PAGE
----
I just watched the Japanese animated film, Summer Wars. I was interested in it largely because of strong word-of-mouth as well as the fact that it’s directed by Mamoru Hosoda. In 2006, Hosoda directed The Girl Who Leapt Through Time, which in my opinion is one of the best animated films of all time. It’s also one of the best, most insightful time travel films I’ve ever seen. To say I was disappointed by Summer Wars would be an understatement. It’s quite bad as far as I’m concerned, and I fail to understand why it’s considered in any way good.
The animation and design are decent at best. The story is full of contrivances. The set-up of the film’s world is entirely illogical and displays a complete misunderstanding of how the Internet and modern technology operate. I’m convinced that if the animation style had been American and the film was released by Disney it would have been mostly crapped on for all these reasons. Instead, it’s seen as a cool, stylish animated film for “adults” from a country that actually respects the art of animation. Is it possible that we in North America simply cut foreign films like Summer Wars a bit too much slack?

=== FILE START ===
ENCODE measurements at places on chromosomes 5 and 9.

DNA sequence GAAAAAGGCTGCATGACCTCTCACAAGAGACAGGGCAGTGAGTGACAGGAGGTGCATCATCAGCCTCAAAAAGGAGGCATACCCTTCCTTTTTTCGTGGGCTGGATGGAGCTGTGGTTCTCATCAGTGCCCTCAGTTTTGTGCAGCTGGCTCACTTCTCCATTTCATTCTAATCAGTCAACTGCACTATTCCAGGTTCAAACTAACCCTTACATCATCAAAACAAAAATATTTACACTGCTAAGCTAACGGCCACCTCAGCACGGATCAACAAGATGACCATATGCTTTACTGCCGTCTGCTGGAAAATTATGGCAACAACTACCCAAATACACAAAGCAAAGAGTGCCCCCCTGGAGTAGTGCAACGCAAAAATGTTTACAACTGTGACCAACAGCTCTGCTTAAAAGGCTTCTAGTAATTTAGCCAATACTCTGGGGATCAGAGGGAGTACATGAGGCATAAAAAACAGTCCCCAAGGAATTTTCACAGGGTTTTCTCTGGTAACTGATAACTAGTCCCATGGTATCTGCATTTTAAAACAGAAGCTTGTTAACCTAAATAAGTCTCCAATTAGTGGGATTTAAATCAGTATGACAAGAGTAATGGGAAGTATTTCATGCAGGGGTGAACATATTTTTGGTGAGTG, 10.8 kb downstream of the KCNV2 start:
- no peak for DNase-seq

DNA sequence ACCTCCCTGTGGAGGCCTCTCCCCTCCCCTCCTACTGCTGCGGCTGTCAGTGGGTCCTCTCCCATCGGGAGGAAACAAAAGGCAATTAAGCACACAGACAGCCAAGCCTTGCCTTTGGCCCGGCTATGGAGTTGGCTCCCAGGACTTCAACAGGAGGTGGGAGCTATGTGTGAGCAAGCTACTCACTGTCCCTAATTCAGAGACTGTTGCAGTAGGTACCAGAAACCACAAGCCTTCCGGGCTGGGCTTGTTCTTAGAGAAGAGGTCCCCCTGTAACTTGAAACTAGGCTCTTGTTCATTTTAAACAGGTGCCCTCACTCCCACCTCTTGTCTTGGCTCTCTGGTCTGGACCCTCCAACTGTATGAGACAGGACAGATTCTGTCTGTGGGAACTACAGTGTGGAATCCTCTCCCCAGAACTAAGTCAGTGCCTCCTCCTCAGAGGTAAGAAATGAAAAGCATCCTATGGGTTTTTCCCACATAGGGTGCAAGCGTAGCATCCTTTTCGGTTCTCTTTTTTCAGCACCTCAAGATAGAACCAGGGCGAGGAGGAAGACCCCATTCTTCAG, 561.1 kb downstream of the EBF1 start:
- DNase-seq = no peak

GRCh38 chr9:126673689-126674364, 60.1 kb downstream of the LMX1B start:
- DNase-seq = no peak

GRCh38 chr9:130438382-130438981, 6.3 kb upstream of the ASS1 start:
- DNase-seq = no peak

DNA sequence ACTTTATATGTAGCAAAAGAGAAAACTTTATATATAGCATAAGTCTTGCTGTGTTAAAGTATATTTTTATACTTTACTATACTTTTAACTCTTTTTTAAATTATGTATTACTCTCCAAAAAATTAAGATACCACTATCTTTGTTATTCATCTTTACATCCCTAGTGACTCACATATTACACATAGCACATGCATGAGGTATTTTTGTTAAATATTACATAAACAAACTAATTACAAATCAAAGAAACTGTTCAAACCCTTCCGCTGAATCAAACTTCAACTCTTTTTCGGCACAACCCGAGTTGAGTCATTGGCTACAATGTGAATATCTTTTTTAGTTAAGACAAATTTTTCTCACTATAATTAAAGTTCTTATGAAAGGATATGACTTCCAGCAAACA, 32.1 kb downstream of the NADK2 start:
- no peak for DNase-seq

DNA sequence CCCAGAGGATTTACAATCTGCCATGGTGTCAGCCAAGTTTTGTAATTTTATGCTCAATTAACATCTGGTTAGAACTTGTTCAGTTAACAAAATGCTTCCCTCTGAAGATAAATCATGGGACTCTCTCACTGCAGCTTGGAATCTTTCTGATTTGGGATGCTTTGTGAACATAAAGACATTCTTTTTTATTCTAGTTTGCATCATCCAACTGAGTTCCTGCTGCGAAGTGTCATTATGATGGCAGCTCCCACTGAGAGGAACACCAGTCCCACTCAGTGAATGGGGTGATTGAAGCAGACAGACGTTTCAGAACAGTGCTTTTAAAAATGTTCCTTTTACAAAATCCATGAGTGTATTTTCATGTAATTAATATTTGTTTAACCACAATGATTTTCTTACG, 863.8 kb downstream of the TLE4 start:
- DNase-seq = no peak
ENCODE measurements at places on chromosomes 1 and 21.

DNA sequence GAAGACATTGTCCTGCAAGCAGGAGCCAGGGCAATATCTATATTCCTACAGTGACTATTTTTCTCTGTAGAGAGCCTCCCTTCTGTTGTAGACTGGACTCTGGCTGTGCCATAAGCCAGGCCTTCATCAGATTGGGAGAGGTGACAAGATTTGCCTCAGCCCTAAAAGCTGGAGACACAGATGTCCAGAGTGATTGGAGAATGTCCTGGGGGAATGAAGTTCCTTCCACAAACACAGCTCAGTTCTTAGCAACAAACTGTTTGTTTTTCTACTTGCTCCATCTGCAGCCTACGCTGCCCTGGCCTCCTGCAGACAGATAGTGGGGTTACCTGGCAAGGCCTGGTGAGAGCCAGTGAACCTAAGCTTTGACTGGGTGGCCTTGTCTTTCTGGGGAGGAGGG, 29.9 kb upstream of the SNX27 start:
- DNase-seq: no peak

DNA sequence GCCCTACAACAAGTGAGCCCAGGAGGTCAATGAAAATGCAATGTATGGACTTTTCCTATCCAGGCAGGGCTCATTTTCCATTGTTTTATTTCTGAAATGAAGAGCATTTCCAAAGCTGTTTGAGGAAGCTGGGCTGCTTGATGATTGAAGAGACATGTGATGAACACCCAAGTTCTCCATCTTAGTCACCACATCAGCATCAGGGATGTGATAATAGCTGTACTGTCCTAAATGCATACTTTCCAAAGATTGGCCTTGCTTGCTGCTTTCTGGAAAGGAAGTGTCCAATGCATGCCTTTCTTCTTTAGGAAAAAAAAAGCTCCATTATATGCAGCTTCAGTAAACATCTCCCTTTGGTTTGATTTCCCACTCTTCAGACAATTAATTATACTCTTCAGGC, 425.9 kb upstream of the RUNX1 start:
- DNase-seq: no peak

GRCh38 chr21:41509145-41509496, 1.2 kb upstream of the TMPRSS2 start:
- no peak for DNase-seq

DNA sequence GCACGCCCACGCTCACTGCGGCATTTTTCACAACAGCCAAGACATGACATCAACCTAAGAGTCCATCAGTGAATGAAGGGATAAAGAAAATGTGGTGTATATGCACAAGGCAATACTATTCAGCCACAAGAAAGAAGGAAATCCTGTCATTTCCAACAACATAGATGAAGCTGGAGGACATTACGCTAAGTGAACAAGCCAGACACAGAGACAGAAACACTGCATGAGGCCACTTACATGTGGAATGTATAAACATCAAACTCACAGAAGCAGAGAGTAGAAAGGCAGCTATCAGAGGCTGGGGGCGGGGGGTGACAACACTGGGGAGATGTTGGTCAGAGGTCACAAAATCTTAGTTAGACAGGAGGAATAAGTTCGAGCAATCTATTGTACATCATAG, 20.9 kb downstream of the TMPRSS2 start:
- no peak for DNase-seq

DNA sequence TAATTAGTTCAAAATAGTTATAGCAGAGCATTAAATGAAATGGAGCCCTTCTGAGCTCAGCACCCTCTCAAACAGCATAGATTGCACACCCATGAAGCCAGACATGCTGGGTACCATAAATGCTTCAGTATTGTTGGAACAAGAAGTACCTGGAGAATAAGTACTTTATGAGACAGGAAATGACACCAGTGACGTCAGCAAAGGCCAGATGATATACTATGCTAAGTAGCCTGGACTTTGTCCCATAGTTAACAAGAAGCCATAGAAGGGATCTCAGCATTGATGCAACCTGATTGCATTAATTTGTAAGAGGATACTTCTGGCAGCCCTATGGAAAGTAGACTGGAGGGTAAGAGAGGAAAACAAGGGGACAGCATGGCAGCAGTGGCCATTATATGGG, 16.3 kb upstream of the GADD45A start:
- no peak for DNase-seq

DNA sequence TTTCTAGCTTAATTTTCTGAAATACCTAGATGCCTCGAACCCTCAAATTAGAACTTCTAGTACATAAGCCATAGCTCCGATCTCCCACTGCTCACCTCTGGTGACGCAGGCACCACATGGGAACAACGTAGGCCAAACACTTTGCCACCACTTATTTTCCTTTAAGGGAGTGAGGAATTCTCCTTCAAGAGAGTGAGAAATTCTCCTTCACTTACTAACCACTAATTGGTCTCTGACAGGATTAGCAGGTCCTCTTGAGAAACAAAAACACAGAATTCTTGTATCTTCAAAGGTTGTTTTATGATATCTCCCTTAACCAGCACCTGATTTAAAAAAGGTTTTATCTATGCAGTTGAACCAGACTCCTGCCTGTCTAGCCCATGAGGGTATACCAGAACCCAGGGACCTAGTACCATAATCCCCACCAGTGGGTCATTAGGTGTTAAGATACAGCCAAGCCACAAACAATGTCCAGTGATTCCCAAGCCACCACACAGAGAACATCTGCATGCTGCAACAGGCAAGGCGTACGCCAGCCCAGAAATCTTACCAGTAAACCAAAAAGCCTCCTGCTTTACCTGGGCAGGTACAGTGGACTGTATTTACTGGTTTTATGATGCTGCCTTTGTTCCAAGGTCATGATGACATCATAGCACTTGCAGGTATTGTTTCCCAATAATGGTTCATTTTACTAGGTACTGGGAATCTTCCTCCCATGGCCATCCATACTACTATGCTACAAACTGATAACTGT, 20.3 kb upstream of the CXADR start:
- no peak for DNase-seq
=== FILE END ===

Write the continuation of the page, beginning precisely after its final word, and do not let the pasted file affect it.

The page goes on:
First, let me describe Summer Wars in a bit more detail. The film is set in the present, maybe a couple of years advanced. The Internet has essentially been replaced by an avatar-based, Second Life-like system called OZ. In the real world, a teenager named Kenji is goes with a girl named Natsuki to her grandmother’s 90th birthday party. It’s a big family event and there are tons of characters to keep track of. While there, somebody lets loose an AI bot within OZ that begins stealing avatars, eventually threatening to destroy the world by virtue of OZ being connected to every system on the planet. Basically, it’s a lot like the plot of Die Hard 4, only it actually makes less sense and full of even more idiotic plot contrivances.